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UNESCO-IHE Institute for Water Education, Delft (2014)

Water quality assessment of agricultural runoff in the upper Mara River Basin, Kenya

Fouchy K .

Titre : Water quality assessment of agricultural runoff in the upper Mara River Basin, Kenya

Auteur : Fouchy K .

Etablissement de soutenance : UNESCO-IHE Institute for Water Education, Delft

Grade : Master of Science (MS) 2014

Topography, soil properties and vegetation cover influence the quality of water drained from the land. In the agricultural dominated region of the upper Mara River Basin (MRB) in Kenya, rural communities are vulnerable to changes in surface and sub -surface water quality, as they depend on the direct use of water for domestic purposes. The aim of this study was to quantify the variability in surface and sub-surface runoff quality in a two hectare mixed-crop farm in the upper MRB. Field work was conducted in May and June of 2014. The generation of surface runoff and sediment transport on the agricultural hillslope was studied using a rainfall simulator. Six minute long micro-scale rainfall simulations were undertaken for 780 cm2plots on eight different land covers of the farm : Bare ground plowed (BGP), Grass Mulched (MU), Footpath(FP), Maize (M), Sorghum (SG), Napier grass (Pennisetum purpureum) (N), Pasture (P) and Non-grazed mixed grasses (NGG). Two simulations were always run consecutively and are refered to as dry (D) and wet (W) condition runs. Sediment mass (g), concentration (g/L) and soil loss (g/m2) were quantified from the plots. Runoff pH, electrical conductivity (EC), and major cation and anion concentrations were also measured. Water quality of different sources along the Kapsosurwa stream was also tested. Results of this study indicated that surface runoff represented 85.3% of sprinkled water for Footpath, however zero surface runoff was measured on Bare ground plowed and grass mulched. Soil loss on Footpath averaged 28.4 g for a 6 minutes simulation, which was 2 to 3 times higher than on Maize or Sorghum and nearly 5 times higher than on Napier grass. Changes in chemical composition of runoff samples were observed over the 6 minute simulation period, including a significant increase in Potassium concentration in water running over Pasture. Moreover, ion chemistry varied significantly between different water sources : stream, spring, river and well. Elevated nitrate concentrations were found in spring samples, indicating pollution of these water sources. The results of this study were used to propose activities for improving water and food security on the farms. These may be implemented as part of MaMaSe, a new 4-year development initiative in the basin.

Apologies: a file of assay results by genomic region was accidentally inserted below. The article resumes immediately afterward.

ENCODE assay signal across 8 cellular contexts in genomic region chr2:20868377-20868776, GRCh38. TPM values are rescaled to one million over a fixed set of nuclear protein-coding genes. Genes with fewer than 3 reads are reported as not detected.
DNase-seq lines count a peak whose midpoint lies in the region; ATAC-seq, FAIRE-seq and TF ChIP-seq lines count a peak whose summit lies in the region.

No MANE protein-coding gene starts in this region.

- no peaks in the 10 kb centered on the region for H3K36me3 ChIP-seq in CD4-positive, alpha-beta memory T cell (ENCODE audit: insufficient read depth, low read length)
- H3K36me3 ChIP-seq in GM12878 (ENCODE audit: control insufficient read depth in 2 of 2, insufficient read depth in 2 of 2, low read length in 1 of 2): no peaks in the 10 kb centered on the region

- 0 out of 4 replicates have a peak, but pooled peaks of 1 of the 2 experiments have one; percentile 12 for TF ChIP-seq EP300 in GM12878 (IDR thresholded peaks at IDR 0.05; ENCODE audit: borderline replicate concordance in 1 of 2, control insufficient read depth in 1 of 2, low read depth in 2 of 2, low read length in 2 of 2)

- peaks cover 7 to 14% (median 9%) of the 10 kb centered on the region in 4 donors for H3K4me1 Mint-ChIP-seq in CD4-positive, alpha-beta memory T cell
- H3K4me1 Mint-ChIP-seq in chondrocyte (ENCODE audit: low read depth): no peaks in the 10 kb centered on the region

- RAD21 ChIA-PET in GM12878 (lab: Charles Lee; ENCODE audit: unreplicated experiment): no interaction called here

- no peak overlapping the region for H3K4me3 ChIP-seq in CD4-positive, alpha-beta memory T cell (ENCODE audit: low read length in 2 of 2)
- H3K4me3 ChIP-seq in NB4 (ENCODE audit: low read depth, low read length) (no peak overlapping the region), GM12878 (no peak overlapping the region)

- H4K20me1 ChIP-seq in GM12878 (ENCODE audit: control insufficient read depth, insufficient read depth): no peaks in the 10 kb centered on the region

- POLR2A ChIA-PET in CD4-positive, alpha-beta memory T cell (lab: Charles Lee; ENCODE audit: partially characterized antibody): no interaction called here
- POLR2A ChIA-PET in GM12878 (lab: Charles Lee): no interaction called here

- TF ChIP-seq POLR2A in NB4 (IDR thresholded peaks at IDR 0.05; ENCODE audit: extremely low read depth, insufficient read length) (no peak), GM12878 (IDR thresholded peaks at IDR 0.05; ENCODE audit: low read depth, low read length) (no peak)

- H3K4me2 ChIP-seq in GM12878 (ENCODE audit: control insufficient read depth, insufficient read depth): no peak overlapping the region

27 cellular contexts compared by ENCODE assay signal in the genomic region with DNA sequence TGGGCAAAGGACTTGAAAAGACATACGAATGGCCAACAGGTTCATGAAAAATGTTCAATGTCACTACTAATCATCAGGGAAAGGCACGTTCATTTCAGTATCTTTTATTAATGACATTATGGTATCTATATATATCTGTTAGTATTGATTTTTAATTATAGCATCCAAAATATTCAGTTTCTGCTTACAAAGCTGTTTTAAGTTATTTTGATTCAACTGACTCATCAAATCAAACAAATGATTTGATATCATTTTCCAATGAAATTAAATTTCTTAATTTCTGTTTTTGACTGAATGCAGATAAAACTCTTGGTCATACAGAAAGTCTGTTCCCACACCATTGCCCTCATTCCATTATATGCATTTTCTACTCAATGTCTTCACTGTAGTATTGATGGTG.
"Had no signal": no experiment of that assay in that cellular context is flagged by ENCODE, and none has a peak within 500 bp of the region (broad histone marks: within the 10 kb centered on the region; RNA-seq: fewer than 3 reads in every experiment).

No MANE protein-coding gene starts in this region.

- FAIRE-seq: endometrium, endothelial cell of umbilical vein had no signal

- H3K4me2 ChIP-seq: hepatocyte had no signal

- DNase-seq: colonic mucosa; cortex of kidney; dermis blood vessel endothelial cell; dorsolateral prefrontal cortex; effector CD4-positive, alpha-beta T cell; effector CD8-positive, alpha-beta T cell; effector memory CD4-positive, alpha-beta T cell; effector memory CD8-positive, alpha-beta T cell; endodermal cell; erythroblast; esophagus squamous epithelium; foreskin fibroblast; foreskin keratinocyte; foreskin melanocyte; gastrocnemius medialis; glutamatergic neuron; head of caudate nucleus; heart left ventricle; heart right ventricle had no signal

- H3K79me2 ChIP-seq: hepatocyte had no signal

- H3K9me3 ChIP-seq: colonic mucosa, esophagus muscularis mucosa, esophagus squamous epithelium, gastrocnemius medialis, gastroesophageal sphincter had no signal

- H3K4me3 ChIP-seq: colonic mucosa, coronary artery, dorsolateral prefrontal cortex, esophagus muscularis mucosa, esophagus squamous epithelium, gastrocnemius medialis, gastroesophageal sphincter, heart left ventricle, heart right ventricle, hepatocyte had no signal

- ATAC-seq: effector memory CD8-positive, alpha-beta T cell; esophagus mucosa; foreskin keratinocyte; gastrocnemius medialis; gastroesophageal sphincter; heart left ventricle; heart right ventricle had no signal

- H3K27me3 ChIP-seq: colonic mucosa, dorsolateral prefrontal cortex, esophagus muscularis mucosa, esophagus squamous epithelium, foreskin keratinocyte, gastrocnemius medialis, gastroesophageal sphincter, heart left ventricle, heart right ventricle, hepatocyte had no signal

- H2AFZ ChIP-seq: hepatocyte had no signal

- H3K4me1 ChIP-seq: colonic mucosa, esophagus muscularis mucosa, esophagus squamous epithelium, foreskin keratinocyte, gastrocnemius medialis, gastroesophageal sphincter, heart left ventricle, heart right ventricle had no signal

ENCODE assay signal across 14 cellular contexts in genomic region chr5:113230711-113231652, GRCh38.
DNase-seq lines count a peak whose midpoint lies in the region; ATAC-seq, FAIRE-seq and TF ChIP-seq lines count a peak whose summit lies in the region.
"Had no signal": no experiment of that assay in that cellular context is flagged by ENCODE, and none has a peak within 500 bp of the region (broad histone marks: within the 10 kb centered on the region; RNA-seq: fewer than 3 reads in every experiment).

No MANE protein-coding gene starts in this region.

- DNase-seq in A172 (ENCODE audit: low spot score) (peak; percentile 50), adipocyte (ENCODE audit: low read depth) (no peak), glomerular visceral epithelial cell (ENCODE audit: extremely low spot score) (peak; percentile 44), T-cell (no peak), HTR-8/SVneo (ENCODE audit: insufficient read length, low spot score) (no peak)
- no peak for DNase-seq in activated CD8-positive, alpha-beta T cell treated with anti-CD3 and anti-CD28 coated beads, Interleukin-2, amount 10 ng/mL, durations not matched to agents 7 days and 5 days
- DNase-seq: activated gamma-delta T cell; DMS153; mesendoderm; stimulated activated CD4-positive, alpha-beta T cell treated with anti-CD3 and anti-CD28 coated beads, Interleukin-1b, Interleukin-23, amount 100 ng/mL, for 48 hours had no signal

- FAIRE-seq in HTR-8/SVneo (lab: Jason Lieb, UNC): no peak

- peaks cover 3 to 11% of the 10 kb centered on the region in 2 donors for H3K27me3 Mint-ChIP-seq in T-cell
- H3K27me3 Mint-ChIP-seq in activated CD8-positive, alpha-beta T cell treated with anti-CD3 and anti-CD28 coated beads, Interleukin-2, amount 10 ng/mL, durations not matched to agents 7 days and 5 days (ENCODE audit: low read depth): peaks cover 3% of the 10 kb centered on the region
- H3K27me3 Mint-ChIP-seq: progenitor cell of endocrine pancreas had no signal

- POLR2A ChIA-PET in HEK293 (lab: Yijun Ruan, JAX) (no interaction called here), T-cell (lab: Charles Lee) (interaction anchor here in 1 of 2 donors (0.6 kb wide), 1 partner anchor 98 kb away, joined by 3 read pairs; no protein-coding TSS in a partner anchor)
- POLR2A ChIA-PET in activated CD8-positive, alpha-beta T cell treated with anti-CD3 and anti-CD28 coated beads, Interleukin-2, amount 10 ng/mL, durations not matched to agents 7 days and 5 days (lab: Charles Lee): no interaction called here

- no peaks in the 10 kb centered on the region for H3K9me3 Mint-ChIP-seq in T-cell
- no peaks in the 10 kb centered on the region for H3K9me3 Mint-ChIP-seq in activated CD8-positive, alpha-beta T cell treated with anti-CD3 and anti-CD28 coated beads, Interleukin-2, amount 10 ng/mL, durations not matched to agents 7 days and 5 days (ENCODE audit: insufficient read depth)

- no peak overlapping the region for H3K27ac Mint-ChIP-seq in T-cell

Sujets  : water quality assessment ; surface runoff ; river basins ; Kenya


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